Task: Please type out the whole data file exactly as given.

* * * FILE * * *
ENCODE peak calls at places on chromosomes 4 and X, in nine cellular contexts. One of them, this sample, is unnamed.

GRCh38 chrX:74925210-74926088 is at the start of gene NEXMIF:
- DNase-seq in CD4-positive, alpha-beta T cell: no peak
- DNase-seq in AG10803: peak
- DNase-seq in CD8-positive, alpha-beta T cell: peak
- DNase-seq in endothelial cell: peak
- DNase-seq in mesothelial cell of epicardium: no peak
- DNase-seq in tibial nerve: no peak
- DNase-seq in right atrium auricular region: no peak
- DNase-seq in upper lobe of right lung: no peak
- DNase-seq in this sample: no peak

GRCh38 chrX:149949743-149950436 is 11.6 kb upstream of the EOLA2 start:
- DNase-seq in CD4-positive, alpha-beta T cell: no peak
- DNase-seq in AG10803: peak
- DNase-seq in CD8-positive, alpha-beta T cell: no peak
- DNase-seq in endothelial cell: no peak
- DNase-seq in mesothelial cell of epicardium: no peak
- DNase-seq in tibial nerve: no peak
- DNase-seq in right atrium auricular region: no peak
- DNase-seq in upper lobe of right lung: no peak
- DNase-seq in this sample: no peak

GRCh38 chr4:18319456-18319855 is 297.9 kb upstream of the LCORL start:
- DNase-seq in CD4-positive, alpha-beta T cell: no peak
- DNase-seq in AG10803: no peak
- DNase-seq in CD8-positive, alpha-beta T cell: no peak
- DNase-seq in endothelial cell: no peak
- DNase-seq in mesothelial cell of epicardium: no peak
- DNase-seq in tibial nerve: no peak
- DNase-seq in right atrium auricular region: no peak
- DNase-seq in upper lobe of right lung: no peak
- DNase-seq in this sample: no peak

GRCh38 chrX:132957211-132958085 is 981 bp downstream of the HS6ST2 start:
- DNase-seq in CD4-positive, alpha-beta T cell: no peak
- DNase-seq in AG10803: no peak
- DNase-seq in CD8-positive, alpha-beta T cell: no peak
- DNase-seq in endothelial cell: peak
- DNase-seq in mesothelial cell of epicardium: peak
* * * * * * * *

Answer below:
ENCODE peak calls at places on chromosomes 4 and X, in nine cellular contexts. One of them, this sample, is unnamed.

GRCh38 chrX:74925210-74926088 is at the start of gene NEXMIF:
- DNase-seq in CD4-positive, alpha-beta T cell: no peak
- DNase-seq in AG10803: peak
- DNase-seq in CD8-positive, alpha-beta T cell: peak
- DNase-seq in endothelial cell: peak
- DNase-seq in mesothelial cell of epicardium: no peak
- DNase-seq in tibial nerve: no peak
- DNase-seq in right atrium auricular region: no peak
- DNase-seq in upper lobe of right lung: no peak
- DNase-seq in this sample: no peak

GRCh38 chrX:149949743-149950436 is 11.6 kb upstream of the EOLA2 start:
- DNase-seq in CD4-positive, alpha-beta T cell: no peak
- DNase-seq in AG10803: peak
- DNase-seq in CD8-positive, alpha-beta T cell: no peak
- DNase-seq in endothelial cell: no peak
- DNase-seq in mesothelial cell of epicardium: no peak
- DNase-seq in tibial nerve: no peak
- DNase-seq in right atrium auricular region: no peak
- DNase-seq in upper lobe of right lung: no peak
- DNase-seq in this sample: no peak

GRCh38 chr4:18319456-18319855 is 297.9 kb upstream of the LCORL start:
- DNase-seq in CD4-positive, alpha-beta T cell: no peak
- DNase-seq in AG10803: no peak
- DNase-seq in CD8-positive, alpha-beta T cell: no peak
- DNase-seq in endothelial cell: no peak
- DNase-seq in mesothelial cell of epicardium: no peak
- DNase-seq in tibial nerve: no peak
- DNase-seq in right atrium auricular region: no peak
- DNase-seq in upper lobe of right lung: no peak
- DNase-seq in this sample: no peak

GRCh38 chrX:132957211-132958085 is 981 bp downstream of the HS6ST2 start:
- DNase-seq in CD4-positive, alpha-beta T cell: no peak
- DNase-seq in AG10803: no peak
- DNase-seq in CD8-positive, alpha-beta T cell: no peak
- DNase-seq in endothelial cell: peak
- DNase-seq in mesothelial cell of epicardium: peak